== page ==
We want you to throw big parties, tell us about it, and win big (big!) prizes from Le Creuset. (Find out more here.) All week, we're featuring Emiko Davies as she documents her whole-hog feast, La Maialata.
Today: Emiko discusses the ethics and connotations of eating offal. Check out her earlier posts, The Butcher Knows Best and Pig's Blood for Dessert -- and stay tuned tomorrow for her feast in all its glory!
The very word ‘offal’ (which sounds too much like ‘awful’) usually causes a look of disgust on the person whose ears have been offended. Perhaps the word needs to be changed, the very fact that it comes from the Middle English word for ‘garbage’ does nothing to promote it as a sustainable and nutritious meal. The old-fashioned ‘Variety Meats’ attempts to euphemise offal but is suspiciously ambiguous. It could be something you’d find made out of circus animals.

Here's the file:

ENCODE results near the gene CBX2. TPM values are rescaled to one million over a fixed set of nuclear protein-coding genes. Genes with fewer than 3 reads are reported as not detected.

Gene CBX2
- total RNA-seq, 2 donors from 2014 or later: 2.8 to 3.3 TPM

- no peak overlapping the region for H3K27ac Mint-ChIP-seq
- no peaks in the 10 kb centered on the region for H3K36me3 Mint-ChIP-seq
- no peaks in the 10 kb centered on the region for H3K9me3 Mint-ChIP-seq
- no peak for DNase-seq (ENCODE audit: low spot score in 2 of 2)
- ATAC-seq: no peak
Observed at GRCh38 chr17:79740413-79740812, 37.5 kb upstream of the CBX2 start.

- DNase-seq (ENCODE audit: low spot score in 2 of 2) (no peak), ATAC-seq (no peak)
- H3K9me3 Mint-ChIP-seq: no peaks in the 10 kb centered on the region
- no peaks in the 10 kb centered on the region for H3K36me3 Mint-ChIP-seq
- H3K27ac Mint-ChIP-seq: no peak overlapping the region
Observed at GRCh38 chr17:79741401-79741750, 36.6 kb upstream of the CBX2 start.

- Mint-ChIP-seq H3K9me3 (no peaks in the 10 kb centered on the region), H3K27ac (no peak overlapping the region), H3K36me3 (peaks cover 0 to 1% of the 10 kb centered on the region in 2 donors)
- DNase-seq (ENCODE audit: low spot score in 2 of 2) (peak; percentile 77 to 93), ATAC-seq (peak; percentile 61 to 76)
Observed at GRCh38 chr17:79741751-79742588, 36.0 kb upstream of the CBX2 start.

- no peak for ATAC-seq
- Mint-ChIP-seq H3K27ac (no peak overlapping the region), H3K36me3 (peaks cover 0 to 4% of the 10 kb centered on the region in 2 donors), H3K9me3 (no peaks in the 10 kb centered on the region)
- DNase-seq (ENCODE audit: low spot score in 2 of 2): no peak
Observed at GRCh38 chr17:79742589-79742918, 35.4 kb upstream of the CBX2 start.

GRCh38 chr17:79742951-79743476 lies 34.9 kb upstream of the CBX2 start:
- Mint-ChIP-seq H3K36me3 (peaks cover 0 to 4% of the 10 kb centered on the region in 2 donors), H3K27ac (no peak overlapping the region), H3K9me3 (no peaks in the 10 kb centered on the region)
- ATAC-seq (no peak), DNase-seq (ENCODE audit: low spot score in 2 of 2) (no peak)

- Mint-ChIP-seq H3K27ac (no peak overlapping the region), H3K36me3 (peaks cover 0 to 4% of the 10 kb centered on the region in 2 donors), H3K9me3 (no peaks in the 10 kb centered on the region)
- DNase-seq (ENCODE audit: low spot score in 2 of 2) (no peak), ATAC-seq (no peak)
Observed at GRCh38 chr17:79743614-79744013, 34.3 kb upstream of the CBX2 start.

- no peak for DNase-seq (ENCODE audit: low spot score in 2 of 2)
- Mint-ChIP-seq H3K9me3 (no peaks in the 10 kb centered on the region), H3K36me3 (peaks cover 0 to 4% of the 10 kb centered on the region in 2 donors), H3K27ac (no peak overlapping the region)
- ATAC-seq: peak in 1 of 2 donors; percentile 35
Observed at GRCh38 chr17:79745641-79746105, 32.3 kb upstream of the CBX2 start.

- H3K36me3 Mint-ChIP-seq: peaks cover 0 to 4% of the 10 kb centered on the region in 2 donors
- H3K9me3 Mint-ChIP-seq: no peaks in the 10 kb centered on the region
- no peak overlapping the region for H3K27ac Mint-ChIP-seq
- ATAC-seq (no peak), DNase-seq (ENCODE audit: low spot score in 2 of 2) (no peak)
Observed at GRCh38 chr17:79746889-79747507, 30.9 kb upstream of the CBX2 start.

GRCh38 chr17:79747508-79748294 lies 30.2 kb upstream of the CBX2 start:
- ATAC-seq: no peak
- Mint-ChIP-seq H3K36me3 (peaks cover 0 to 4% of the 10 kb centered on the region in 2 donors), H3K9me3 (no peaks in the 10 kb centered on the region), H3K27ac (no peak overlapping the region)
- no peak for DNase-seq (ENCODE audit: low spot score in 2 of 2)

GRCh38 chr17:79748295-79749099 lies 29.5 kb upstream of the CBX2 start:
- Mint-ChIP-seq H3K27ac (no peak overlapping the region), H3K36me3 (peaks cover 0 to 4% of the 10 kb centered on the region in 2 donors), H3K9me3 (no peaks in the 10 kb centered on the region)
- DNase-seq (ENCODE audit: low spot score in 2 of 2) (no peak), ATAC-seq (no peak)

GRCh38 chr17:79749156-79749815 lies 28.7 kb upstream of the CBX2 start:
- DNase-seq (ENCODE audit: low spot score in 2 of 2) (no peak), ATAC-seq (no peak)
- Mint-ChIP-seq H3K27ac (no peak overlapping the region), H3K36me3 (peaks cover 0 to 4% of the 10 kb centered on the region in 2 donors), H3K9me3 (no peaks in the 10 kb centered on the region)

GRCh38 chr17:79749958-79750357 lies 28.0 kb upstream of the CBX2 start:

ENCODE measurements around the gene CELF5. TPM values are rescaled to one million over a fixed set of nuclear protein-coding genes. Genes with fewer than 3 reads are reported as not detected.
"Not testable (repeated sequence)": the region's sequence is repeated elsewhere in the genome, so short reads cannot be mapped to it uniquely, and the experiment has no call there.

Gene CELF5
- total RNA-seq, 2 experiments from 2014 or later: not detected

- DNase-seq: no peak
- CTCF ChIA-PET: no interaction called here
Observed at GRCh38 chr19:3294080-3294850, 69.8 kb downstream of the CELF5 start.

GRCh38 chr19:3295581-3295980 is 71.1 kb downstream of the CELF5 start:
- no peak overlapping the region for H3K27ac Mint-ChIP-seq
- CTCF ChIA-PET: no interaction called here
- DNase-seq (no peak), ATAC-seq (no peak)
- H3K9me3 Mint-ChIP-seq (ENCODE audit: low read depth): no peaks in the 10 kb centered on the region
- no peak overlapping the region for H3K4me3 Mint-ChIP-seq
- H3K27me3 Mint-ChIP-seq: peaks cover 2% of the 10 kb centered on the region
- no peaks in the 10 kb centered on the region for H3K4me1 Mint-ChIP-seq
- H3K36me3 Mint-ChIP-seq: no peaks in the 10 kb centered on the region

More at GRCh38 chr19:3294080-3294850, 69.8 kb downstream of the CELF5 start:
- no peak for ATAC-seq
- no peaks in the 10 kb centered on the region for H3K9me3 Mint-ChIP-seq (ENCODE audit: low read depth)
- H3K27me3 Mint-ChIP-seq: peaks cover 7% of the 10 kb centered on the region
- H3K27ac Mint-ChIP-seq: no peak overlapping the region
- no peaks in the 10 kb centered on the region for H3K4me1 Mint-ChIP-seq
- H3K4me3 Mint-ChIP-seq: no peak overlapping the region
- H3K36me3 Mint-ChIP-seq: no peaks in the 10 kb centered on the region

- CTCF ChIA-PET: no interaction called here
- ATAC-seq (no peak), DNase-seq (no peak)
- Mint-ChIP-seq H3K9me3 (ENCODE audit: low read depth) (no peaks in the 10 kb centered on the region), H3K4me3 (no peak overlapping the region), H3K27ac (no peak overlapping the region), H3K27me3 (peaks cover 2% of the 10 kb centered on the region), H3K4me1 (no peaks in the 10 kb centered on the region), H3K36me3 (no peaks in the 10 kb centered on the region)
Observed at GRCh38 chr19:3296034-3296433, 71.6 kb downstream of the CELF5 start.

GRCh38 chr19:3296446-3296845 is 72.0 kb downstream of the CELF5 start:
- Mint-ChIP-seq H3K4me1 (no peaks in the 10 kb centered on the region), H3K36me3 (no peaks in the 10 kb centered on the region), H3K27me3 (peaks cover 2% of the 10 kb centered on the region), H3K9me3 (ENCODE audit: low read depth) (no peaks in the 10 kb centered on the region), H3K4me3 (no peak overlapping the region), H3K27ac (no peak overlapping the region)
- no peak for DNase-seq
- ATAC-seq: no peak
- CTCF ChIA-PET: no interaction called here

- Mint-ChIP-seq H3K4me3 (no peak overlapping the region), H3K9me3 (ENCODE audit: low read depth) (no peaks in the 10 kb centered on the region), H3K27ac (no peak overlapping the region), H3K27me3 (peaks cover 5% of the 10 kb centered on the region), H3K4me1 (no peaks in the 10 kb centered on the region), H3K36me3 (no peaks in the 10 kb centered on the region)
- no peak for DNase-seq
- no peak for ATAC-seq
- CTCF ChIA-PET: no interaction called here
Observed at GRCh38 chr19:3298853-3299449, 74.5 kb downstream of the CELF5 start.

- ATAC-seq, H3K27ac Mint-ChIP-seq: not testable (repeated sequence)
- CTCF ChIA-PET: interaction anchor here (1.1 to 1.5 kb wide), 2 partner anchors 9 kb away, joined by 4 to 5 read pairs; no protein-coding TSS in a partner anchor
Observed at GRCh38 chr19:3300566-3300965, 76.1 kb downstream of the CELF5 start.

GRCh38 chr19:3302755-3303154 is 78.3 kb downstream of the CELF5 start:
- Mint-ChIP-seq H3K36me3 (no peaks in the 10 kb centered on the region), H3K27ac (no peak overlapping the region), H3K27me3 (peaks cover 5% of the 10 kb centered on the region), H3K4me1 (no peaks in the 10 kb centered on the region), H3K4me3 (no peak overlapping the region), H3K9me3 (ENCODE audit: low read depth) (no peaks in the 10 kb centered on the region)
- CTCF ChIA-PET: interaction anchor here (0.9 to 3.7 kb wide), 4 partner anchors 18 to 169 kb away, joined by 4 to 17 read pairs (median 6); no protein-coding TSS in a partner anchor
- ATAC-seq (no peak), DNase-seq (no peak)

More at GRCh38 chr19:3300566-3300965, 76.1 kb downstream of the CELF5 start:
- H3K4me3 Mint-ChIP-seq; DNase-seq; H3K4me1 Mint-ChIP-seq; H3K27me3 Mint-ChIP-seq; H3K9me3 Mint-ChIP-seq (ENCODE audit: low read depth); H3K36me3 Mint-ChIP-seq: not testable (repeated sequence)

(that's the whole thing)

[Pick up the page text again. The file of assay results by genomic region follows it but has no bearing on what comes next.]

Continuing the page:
I personally want to adopt the Italian general term for offal, quinto quarto, or the ‘fifth quarter’. The offal organs are apparently equivalent to one quarter of the weight of the animal, but for butchering and eating purposes, it’s sort of an invisible quarter, a fifth quarter. While quinto quarto is a term that originated in Rome’s most famous slaughterhouse, even more commonly Italians simply use the specific word for each organ and remain very aware about what it is they are eating – no prettying-up of names of dishes (chitterlings sounds very cute, if you didn’t know what it was) or disguises of any kind.